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From the Ground Up: The Importance of Foot Strength and Stability

Pain in your feet? Cramping in your arches? There’s more to the feet than bunions and plantar fasciitis. Often, foot pain is due to tightness and muscular trigger points in the tiny muscles of the feet.


Why does this happen? It is usually because those tiny muscles are weak. These muscles work to maintain your arch, absorb ground reaction forces with impact, and control the toes.

Image credit: Fraser, John & Feger, Mark & Hertel, Jay. (2016). MIDFOOT AND FOREFOOT INVOLVEMENT IN LATERAL ANKLE SPRAINS AND CHRONIC ANKLE INSTABILITY. PART 1: ANATOMY AND BIOMECHANICS. International Journal of Sports Physical Therapy. 11. 992-1005.


Think of your feet as the roots of trees- a strong, tall trunk is only as sturdy as its roots. Similarly, the body can only be as stable as the feet, as stability at the foot and ankle affects the knee, hip, and trunk up the chain. Intrinsic foot muscles are the muscles that begin and end within the foot. Extrinsic foot muscles originate in the calf, and have attachments in the feet via their tendons. Strengthening the intrinsic foot muscles helps to combat the above listed symptoms, and improves balance and stability.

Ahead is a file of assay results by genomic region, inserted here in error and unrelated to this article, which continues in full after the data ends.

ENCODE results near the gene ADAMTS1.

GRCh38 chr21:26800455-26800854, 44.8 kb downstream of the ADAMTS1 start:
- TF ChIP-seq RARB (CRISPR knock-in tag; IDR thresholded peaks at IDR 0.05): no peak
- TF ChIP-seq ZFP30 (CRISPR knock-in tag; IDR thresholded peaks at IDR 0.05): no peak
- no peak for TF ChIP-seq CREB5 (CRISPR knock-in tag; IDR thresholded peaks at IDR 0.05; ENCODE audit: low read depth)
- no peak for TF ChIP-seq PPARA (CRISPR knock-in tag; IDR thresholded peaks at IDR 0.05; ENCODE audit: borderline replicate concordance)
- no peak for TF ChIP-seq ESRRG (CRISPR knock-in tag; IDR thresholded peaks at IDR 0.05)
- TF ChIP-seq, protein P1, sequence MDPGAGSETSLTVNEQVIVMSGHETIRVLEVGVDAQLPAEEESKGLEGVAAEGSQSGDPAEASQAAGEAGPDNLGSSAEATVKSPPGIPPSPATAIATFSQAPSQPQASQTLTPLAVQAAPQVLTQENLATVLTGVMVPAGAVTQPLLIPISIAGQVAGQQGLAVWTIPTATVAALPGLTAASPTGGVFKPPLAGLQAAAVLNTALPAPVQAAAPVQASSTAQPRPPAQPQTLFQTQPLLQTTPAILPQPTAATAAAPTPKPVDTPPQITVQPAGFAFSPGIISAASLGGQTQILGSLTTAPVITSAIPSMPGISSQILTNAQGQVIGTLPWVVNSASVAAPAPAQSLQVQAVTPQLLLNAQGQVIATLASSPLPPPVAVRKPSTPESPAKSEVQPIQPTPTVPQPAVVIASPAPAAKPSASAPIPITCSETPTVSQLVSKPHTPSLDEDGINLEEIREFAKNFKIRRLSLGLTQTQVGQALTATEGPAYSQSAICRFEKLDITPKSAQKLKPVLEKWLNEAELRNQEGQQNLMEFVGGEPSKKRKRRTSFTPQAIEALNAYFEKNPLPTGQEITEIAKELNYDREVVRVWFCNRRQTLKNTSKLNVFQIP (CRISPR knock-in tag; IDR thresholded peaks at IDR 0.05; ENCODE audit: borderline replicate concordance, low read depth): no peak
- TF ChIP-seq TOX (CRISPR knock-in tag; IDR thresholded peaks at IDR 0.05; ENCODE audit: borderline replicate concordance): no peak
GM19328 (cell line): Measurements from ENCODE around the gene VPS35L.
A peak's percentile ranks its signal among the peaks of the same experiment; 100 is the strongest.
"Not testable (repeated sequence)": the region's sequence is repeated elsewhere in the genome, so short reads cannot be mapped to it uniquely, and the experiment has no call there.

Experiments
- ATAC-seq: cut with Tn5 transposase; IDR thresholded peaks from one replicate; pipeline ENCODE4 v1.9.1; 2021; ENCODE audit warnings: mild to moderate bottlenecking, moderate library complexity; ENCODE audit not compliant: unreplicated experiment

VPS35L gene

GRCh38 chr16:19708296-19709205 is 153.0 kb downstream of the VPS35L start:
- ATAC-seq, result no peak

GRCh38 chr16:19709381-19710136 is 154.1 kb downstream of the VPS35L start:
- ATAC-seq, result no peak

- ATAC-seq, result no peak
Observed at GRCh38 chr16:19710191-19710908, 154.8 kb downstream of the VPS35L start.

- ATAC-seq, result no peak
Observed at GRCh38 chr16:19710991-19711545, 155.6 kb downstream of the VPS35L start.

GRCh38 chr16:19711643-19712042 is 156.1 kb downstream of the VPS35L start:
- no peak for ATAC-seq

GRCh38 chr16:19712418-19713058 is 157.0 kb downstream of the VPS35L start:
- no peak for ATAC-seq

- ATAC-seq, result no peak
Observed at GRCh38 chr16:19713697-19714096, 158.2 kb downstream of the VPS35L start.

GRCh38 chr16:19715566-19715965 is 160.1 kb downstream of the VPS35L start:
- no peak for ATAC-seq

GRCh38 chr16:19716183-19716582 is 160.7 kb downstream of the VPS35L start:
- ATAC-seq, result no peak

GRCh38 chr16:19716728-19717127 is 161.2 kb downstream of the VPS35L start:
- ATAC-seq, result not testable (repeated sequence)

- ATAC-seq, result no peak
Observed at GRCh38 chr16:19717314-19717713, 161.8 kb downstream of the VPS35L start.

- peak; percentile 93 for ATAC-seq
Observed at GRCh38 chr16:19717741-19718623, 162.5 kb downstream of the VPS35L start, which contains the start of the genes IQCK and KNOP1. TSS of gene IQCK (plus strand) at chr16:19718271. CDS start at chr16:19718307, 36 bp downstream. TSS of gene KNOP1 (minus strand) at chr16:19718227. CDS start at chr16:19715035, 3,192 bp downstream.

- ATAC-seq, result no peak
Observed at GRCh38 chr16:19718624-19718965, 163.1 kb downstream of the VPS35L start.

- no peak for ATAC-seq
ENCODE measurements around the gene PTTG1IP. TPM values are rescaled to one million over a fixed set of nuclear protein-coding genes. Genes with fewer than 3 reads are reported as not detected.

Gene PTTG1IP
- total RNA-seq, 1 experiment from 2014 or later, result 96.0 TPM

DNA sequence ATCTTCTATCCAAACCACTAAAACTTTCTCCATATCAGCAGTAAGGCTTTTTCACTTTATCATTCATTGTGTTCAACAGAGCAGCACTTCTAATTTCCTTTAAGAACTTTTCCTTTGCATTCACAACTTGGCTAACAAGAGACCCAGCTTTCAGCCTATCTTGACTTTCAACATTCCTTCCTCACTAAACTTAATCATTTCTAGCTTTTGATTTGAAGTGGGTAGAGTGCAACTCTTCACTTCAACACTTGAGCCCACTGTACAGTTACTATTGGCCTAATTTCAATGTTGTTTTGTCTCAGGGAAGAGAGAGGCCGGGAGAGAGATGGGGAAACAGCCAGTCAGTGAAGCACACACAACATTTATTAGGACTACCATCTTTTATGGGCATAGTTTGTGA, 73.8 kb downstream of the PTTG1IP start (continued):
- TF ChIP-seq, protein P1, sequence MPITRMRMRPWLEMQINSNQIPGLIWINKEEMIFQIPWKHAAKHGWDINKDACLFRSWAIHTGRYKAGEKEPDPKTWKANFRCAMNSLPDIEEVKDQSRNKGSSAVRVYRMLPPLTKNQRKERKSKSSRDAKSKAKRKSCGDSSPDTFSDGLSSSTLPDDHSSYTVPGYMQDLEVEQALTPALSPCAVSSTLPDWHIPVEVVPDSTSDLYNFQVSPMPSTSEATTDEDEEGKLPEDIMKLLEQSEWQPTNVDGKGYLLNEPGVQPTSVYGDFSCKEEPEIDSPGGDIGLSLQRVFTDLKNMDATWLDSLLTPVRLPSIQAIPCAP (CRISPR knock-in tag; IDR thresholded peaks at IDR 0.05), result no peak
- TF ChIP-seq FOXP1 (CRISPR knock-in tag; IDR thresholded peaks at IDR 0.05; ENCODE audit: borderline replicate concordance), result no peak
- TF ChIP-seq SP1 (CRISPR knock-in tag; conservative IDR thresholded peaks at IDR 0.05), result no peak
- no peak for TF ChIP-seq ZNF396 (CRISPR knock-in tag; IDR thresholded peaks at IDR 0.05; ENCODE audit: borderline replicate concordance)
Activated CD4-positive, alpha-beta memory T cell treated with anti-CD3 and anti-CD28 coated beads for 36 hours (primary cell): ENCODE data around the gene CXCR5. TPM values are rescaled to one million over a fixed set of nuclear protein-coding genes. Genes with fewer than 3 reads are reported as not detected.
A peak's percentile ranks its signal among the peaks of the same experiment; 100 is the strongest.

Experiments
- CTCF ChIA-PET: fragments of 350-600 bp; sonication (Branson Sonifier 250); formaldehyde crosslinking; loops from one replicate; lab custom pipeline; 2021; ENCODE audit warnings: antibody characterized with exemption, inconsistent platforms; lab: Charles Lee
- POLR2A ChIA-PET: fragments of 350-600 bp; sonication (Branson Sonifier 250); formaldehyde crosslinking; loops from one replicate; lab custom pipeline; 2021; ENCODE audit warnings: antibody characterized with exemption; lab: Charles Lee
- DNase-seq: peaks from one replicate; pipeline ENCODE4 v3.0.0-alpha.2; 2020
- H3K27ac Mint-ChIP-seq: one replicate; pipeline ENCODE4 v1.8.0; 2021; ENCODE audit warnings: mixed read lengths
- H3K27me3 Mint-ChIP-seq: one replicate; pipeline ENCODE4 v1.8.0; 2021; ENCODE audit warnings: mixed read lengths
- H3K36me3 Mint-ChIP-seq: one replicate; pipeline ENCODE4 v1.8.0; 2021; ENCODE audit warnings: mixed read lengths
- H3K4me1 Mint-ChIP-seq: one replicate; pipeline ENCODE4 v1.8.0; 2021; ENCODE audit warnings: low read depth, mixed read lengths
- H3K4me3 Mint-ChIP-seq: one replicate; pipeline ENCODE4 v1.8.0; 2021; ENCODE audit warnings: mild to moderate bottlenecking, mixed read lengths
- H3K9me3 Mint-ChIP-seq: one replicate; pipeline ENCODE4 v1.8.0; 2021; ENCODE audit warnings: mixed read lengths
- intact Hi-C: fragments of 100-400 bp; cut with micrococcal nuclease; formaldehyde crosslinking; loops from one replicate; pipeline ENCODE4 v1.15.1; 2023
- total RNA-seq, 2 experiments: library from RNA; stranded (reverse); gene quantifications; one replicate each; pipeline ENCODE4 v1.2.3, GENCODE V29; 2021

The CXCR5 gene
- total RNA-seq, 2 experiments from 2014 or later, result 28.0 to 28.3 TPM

Here are 3 ways to improve your intrinsic foot strength:


  1. Take your shoes off: Whenever possible, perform your strengthening exercises barefoot. While performing your other exercises, you will get the bonus of strengthening foot intrinsic muscles.

  2. Envision the Foot Tripod: While performing standing exercises, imagine 3 points of contact; one at the base of the big toe, one at the base of the pinky toe, and one at the center of the heel. Distributing weight through these three points, and pressing through them will activate your foot muscles to maintain arch position and improve stability.

  3. Move your toes: Toe mobility, specifically big toe mobility, is critical for walking and running. In our society, we don’t focus much on actively moving our toes, however we have muscles that independently flex, extend, abduct, and adduct the big toe, as well as muscles that flex and extend the 4 smaller toes. To isolate the big toe, and 2nd through 5th toe movements, try toe yoga. Lift the big toe up while pressing toes 2-5 down into the ground, and then reverse the motion and press the big toe down while lifting the toes 2 through 5 up. It’s difficult at first but improves with practice!



Thanks for reading!

Dr. Elizabeth Karr PT, DPT


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